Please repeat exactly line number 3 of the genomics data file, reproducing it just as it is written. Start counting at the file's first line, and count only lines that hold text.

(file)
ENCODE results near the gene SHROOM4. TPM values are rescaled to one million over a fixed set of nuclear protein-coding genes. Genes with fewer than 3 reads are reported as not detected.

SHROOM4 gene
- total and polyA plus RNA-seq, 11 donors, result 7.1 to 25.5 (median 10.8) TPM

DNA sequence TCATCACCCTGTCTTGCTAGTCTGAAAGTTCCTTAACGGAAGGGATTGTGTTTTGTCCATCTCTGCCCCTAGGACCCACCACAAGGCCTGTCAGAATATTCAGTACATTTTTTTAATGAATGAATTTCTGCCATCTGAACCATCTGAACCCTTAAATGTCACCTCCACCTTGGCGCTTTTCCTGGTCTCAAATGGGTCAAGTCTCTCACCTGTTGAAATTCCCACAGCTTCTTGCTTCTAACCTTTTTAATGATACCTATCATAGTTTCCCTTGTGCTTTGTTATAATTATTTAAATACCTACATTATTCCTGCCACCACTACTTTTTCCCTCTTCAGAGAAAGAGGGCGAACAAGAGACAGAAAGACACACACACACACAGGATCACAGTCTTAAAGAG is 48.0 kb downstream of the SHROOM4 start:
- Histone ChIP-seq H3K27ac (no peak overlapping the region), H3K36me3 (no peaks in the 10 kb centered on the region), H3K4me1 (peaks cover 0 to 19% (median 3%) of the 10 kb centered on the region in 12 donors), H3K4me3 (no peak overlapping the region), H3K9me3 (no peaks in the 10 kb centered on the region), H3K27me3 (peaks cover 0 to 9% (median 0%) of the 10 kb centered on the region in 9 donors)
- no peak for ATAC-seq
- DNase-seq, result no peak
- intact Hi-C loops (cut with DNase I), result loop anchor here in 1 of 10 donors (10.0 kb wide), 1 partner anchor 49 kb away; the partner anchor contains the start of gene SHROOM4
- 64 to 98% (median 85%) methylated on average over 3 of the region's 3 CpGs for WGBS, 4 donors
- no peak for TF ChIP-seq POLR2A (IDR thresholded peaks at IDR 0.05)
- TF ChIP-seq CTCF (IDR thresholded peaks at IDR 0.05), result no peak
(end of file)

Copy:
- total and polyA plus RNA-seq, 11 donors, result 7.1 to 25.5 (median 10.8) TPM